@grumpy realist: When I was in college, there was a day care center across the street from our campus and the children used to come and play in our quad and on the lawn next to the student union. There were about 10 or so of them and when I saw them I thought it was clever that the staff had decided to have them cross the not particularly busy street (but still an arterial with a 35 m.p.h. speed limit) holding a rope that was tied around the waist of the lead child with the other end looped over the wrist of the last child. They looked cute crossing the street all holding onto the rope. I thought they looked a little like mountaineers even though the terrain was level.

    I was surprised when the director was terminated after one of the mothers of the kids saw the process and complained about the kids being “leashed together like dogs.” [sigh]

  68. de stijl says:

    @The abyss that is the soul of cracker: \

    The fourth is black already.

    Beat you to that by several hours. I may be an idiot, but I’m not a dullard.

    —–

    Regional Sales Manager

    Fountains of Wayne had a really great album called “Welcome Interstate Managers” that had a buttload of great bittersweet pure pop songs.

    This was the album that featured “Stacy’s Mom” which you may remember – in a way was a two edged sword in that it was super catchy candy pop, but other than Stacy’s Mom they were mostly peddling plainsong longing nostalgia and quiet heartbreak. They got noted for a song that really did not fit their ethos.

    There are a lot of good to great songs on that album that you should check out, but I’ll go with Hackensack.

    https://youtu.be/TVoFq7zc5po

    If you want to pervy watch cheesy sing-along pop Stacy’s Mom feel free to Google it, but realize the video is an explicit negative critique of the Phoebe Cates emerging from the pool scene from Fast Times at Ridgemont High and thus you are Judge Reinhold – a literal and figurative wanker.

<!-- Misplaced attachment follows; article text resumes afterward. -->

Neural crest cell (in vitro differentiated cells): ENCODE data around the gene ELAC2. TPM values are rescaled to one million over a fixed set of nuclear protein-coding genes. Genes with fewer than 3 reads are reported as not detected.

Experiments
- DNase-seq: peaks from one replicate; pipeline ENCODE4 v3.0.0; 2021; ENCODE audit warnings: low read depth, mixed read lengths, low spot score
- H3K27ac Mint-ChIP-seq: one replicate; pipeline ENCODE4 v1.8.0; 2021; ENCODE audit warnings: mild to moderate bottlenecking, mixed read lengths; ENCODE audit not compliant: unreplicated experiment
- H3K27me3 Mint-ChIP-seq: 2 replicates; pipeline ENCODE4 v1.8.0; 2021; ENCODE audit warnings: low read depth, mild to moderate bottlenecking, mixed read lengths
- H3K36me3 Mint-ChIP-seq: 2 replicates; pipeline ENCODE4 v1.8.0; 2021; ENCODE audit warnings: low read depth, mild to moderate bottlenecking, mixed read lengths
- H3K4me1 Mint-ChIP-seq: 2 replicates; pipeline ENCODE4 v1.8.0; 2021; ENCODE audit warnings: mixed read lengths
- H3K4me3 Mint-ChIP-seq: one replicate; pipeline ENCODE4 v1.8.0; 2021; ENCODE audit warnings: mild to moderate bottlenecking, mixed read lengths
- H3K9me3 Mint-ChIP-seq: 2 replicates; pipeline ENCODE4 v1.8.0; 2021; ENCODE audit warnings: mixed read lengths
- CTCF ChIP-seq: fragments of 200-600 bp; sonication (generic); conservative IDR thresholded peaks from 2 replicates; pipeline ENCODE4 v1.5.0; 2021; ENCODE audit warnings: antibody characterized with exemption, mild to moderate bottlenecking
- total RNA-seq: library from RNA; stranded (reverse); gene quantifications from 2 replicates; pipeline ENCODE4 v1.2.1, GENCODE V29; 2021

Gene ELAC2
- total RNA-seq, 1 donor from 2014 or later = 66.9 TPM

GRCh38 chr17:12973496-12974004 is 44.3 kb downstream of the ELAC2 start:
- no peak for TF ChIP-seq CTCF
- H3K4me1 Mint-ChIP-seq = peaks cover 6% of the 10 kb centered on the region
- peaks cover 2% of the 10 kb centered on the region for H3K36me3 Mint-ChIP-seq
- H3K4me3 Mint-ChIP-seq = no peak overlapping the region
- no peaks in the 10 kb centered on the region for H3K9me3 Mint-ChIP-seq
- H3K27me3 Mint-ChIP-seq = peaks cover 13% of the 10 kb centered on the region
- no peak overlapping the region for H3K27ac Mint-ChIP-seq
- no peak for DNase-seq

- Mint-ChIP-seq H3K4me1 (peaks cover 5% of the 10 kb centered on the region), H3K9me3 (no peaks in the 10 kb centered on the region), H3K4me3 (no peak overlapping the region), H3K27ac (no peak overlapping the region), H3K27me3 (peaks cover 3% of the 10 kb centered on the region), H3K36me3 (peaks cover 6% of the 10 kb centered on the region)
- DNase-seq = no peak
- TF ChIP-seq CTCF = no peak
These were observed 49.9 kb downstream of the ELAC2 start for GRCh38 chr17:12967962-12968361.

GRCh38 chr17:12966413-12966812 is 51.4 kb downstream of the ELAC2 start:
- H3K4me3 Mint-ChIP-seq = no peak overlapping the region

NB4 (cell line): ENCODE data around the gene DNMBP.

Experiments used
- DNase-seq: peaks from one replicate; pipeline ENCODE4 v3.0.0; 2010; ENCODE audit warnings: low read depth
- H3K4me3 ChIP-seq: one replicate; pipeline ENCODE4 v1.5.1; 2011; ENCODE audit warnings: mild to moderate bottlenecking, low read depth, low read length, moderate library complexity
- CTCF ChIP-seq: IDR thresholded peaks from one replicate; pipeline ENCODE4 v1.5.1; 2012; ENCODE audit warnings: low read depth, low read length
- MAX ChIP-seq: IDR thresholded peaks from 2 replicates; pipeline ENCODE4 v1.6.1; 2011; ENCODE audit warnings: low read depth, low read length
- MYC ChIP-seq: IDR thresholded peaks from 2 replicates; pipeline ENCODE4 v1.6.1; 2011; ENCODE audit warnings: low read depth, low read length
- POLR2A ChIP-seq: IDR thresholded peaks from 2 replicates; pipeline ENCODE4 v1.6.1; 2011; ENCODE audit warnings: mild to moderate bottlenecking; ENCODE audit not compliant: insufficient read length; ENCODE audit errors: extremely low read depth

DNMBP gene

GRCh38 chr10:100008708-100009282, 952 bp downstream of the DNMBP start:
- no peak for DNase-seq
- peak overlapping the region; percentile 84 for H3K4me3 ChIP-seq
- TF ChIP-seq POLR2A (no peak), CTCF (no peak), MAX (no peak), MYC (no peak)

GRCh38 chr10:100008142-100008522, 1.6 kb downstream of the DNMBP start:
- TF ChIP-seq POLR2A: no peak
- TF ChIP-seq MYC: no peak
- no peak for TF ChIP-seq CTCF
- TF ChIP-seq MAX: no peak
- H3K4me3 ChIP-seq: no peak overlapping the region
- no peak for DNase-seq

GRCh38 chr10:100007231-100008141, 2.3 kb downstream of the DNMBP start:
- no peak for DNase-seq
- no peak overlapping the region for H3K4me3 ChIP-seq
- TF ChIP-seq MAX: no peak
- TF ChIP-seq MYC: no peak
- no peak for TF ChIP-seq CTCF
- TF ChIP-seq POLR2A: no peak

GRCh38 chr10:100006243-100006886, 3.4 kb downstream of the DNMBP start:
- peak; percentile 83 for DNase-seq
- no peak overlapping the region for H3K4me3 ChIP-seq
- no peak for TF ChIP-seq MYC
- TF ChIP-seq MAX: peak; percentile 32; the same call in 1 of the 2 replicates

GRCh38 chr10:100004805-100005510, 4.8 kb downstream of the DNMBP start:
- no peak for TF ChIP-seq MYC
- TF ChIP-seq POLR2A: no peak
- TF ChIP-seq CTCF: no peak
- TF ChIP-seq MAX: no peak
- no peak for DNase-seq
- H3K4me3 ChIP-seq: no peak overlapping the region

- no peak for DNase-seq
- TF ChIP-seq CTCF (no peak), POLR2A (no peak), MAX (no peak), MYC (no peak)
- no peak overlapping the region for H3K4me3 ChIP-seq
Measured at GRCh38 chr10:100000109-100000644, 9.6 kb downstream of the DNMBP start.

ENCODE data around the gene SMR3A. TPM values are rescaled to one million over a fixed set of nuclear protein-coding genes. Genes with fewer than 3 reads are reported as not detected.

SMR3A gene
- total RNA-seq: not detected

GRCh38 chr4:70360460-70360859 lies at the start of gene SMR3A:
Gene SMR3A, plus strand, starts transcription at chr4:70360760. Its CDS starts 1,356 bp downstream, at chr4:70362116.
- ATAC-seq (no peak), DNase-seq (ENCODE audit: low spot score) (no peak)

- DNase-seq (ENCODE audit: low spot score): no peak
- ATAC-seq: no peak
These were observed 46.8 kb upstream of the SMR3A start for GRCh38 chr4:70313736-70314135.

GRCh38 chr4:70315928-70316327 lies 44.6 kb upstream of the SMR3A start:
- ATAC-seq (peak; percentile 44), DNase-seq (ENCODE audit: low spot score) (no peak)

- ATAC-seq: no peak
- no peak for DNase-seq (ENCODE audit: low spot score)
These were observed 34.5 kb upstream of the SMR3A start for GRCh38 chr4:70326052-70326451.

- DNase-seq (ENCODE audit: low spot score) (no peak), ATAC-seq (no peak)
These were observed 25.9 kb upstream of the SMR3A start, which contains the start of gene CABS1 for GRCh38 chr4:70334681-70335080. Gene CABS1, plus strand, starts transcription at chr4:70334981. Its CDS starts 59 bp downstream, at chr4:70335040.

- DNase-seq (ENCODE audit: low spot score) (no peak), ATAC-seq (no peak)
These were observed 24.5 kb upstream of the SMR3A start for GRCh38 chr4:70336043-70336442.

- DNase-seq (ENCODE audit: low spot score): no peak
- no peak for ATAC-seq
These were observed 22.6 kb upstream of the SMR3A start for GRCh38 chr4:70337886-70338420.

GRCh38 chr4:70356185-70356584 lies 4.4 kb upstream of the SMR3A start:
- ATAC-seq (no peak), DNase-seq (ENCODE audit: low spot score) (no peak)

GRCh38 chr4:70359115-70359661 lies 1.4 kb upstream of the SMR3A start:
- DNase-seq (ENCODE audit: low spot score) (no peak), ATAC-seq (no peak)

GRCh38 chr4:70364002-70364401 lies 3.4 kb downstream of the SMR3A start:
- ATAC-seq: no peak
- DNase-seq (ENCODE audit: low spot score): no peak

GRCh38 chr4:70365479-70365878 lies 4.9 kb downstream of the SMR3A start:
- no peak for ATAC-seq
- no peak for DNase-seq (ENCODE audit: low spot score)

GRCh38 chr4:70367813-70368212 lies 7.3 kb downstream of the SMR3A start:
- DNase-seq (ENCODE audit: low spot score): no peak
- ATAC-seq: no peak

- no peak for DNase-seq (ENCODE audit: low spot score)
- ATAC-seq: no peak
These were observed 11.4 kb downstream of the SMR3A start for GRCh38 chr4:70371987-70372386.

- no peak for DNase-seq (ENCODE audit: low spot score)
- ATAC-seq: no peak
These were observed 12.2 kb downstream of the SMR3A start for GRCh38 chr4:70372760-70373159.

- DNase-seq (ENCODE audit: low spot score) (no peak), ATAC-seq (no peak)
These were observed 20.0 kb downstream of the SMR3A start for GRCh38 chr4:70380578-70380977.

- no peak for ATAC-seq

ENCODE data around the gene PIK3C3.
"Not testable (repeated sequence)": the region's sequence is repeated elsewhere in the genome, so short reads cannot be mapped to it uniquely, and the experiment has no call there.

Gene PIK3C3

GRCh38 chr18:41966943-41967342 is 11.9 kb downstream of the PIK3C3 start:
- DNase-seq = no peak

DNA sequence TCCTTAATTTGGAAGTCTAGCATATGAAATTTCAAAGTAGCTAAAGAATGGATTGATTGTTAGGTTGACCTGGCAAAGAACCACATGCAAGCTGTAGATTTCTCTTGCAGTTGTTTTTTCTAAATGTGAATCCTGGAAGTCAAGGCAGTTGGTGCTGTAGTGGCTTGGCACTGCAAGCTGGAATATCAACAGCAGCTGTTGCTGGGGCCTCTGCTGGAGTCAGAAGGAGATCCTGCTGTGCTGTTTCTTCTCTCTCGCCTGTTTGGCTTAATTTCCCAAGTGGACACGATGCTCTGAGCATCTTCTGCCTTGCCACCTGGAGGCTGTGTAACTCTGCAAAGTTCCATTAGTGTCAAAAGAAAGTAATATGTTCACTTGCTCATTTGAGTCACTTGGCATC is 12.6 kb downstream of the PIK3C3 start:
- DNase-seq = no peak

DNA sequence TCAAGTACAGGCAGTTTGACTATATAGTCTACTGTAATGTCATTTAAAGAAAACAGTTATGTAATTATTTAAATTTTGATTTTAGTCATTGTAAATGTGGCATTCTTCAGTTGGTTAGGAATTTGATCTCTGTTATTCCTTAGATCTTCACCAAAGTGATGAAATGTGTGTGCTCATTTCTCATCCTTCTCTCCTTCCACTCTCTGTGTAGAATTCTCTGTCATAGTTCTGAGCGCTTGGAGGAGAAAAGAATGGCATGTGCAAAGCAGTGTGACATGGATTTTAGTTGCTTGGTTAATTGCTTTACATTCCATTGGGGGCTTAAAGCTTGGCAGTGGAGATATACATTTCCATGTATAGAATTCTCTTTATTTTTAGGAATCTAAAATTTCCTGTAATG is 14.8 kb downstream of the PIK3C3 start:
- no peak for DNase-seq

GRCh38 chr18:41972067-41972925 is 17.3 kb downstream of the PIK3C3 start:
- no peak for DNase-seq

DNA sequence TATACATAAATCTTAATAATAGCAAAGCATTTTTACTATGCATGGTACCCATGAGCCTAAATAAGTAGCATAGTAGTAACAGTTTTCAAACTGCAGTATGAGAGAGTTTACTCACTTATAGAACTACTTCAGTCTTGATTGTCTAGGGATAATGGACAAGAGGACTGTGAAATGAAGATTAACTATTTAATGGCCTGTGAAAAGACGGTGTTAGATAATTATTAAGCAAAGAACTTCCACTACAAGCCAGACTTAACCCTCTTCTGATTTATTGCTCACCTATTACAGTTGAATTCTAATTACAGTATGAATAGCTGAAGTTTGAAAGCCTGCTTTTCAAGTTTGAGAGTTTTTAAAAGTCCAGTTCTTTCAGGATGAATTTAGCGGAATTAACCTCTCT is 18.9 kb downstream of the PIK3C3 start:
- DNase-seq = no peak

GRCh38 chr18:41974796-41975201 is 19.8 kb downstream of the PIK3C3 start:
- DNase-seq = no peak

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  69. DrDaveT says:

    Is my reply to Doug in moderation?

  70. de stijl says:

    Virginia Is For Lovers! ™

    (some restrictions apply)

  71. MarkedMan says:

    @Just nutha ignint cracker:You bring up an interesting point. There may be some programs or scholarships that require enrollment in one of the 500 plus recognized tribes. But I haven’t heard that Warren perjured herself on applications and I’m sure we would have heard if that were known.

    Admittedly I haven’t checked in years but in the past I looked at the instructions, if any, that accompanied picking your ethnicity on various forms. I never saw any that actually defined membership. Sometimes the Pacific Islander category lists a geographic area but it doesn’t state a minimum percentage. And it certainly doesn’t get into conundrums like Fiji, where roughly half the population is of Indian (India) descent, brought over by the British generations ago.

  72. MarkedMan says:

    @Just nutha ignint cracker: BTW, the link you gave was from an American Indian site that described what was required to be enrolled in a recognized tribe. That’s not really a proxy for ethnicity. Because of the various rules, there are people excluded who have substantially more American Indian blood than some who are accepted. And if the proper documents are missing, sometimes from the 19th century, a person can be excluded despite having grown up on reservations for generations. In the age of casino money, tribal membership has become a hotly litigated hornets nest, and not really concerned directly with general ethnicity.

  73. Michael Reynolds says:

    @Just nutha ignint cracker:
    Someone the other day mentioned leashing children together at which I replied that this was an excellent thriller scene. Car careens into line of kids roped together, kids in the middle splayed over the hood, the kids on the ends dragged and tossed, and when the car turns flying through the air to smash into. . .

    One of many opportunities I’ve given my wife to say, “Remind me why I’m married to you?”

  74. Barry says:

    @James Pearce: “As in, “How can they be forgiven, when they haven’t even repented?” At least the evangelicals have a guidebook to consult!”

    What people are mad about is that the guidebook seems to say ‘if Republican, all is forgiven’.

  75. Just nutha ignint cracker says:

    @Michael Reynolds: Well, everybody’s gotta have a gig and a place to row it.